Design Standards Affect Urban Flood Risk in Urban Areas - Toronto Historical Flooding From Flood Plain to Flood Drain

Urban drainage design standards and flood plain management standards have evolved over several decades, reducing flood risks related to sewer back-up, and overland (pluvial) and riverine flooding in Ontario. The following figure illustrates how sanitary sewer systems were exposed to high inflow and infiltration risks from rooftops and foundation drains (weeping tiles), how properties were exposed to inflows from limited lot grading and overland design, or at a larger scale, from flood plain surface flooding risks.


New subdivisions built post 1980's, have separated sanitary sewer systems with lower exposure to inflows and infiltration that surcharge older systems, major/minor drainage system design to keep overland flow on right of ways, away from buildings, or safely conveyed to valleys along easements.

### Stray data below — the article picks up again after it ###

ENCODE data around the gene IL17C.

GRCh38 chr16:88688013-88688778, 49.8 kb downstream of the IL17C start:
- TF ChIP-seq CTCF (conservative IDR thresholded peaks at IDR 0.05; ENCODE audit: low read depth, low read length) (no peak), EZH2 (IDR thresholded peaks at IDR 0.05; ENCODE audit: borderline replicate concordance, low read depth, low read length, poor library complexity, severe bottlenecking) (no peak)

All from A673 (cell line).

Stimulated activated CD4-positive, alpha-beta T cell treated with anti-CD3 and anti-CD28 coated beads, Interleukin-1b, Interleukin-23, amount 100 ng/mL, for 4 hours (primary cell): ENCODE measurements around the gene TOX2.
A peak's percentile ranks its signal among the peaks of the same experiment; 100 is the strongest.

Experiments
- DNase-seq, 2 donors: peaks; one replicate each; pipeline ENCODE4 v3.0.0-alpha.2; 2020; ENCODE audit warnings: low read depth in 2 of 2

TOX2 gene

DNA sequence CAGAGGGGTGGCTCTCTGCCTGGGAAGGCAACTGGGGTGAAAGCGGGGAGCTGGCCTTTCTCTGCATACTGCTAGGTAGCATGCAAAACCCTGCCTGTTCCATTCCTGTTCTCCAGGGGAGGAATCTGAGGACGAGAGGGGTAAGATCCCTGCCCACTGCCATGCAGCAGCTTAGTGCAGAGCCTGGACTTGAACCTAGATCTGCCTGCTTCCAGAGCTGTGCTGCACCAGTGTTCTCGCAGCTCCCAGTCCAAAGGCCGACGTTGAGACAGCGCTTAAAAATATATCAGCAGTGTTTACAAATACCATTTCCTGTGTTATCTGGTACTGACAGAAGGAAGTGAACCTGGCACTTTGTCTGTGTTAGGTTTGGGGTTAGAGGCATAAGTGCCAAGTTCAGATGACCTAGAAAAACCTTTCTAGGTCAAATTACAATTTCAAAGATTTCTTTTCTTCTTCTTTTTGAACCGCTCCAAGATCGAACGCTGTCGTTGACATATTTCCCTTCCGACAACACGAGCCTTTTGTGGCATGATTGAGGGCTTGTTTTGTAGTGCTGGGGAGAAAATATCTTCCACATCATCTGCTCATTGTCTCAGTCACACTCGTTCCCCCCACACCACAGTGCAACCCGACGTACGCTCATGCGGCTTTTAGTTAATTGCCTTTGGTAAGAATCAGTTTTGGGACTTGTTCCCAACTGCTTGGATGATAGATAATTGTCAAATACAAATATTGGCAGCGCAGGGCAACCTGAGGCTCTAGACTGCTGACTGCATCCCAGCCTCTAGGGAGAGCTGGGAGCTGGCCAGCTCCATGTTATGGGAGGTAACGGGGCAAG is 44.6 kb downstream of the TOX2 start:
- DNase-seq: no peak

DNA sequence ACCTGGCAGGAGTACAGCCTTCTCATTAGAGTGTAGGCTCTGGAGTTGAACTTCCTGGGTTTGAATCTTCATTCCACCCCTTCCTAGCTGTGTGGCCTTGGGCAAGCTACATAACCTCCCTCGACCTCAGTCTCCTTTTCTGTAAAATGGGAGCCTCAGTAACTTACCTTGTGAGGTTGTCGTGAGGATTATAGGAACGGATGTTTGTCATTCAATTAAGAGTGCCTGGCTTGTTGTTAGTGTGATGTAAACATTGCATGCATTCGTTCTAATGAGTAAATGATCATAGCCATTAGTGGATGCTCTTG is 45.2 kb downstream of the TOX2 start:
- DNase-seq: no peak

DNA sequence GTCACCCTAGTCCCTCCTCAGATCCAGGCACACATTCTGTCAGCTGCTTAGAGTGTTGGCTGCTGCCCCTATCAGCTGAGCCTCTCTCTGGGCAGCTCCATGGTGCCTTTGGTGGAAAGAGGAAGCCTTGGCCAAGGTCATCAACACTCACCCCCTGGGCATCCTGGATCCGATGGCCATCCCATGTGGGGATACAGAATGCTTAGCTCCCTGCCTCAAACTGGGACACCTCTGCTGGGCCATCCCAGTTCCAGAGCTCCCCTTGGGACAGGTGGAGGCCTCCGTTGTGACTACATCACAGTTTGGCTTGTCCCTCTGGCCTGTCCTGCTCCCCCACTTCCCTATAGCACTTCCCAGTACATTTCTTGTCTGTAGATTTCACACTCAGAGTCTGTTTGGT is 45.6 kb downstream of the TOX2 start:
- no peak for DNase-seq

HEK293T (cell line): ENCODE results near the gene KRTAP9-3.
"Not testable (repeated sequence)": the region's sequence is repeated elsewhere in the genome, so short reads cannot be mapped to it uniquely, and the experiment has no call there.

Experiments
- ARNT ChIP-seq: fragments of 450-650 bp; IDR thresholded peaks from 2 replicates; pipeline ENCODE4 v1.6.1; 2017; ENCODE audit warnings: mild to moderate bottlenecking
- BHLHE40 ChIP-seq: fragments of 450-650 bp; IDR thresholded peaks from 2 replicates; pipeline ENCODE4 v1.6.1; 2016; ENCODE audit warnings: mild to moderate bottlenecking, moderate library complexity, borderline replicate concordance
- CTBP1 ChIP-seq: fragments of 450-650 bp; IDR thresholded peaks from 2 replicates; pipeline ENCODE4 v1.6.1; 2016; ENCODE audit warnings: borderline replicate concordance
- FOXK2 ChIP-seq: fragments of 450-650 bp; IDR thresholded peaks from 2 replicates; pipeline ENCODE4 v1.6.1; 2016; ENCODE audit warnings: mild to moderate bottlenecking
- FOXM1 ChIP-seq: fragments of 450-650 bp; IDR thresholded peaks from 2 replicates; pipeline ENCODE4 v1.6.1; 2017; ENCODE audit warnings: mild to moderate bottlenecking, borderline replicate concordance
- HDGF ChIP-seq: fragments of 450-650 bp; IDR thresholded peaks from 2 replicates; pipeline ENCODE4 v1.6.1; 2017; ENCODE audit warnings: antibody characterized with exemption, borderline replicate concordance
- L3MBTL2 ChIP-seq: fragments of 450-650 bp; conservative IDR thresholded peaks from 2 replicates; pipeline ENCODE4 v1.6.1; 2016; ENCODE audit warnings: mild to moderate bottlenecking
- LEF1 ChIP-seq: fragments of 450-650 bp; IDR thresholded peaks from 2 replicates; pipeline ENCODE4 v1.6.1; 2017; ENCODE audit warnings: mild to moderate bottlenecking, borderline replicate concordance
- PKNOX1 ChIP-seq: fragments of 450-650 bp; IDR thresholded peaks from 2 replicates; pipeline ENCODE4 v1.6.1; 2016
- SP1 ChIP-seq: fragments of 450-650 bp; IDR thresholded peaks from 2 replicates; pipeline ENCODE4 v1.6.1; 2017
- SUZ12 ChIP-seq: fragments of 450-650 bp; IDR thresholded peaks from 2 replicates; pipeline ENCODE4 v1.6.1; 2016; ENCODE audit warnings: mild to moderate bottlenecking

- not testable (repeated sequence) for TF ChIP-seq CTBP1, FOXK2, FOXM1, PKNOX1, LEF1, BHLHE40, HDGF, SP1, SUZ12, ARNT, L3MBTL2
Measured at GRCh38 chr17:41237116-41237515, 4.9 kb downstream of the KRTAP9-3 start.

Flood risks exist across a range of spatial scales from large river flood plain to local infrastructure floor drain. Spatial analysis of overland flow paths has correlated the risk of surface flooding along flow paths and their spread with observed basement back-up flooding. The map below illustrates how overland flow paths extend beyond regulated valley limits onto development areas, and shows how clusters of sanitary sewer back-up often lie within the overland flow spread.



Mapping and analysis above had been completed by CityFloodMap.Com. A detailed assessment of the analysis is available here.


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